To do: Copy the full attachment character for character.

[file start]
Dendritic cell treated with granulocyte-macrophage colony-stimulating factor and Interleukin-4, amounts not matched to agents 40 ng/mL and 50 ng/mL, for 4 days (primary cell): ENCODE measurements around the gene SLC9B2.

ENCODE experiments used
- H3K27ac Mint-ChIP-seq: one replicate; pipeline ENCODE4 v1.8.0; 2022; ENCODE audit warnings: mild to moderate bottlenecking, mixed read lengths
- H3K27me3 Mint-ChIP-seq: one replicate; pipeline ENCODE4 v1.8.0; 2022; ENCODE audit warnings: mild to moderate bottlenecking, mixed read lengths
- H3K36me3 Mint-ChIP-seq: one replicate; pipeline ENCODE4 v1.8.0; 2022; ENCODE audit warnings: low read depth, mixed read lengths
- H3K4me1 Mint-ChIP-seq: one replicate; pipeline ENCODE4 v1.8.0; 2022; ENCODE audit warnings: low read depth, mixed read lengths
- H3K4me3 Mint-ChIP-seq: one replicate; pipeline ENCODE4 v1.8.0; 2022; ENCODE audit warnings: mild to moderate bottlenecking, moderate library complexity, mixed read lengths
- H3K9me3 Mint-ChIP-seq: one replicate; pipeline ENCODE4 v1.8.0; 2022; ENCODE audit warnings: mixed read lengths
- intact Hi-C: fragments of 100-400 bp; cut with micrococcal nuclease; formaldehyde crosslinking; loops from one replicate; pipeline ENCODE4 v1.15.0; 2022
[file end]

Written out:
Dendritic cell treated with granulocyte-macrophage colony-stimulating factor and Interleukin-4, amounts not matched to agents 40 ng/mL and 50 ng/mL, for 4 days (primary cell): ENCODE measurements around the gene SLC9B2.

ENCODE experiments used
- H3K27ac Mint-ChIP-seq: one replicate; pipeline ENCODE4 v1.8.0; 2022; ENCODE audit warnings: mild to moderate bottlenecking, mixed read lengths
- H3K27me3 Mint-ChIP-seq: one replicate; pipeline ENCODE4 v1.8.0; 2022; ENCODE audit warnings: mild to moderate bottlenecking, mixed read lengths
- H3K36me3 Mint-ChIP-seq: one replicate; pipeline ENCODE4 v1.8.0; 2022; ENCODE audit warnings: low read depth, mixed read lengths
- H3K4me1 Mint-ChIP-seq: one replicate; pipeline ENCODE4 v1.8.0; 2022; ENCODE audit warnings: low read depth, mixed read lengths
- H3K4me3 Mint-ChIP-seq: one replicate; pipeline ENCODE4 v1.8.0; 2022; ENCODE audit warnings: mild to moderate bottlenecking, moderate library complexity, mixed read lengths
- H3K9me3 Mint-ChIP-seq: one replicate; pipeline ENCODE4 v1.8.0; 2022; ENCODE audit warnings: mixed read lengths
- intact Hi-C: fragments of 100-400 bp; cut with micrococcal nuclease; formaldehyde crosslinking; loops from one replicate; pipeline ENCODE4 v1.15.0; 2022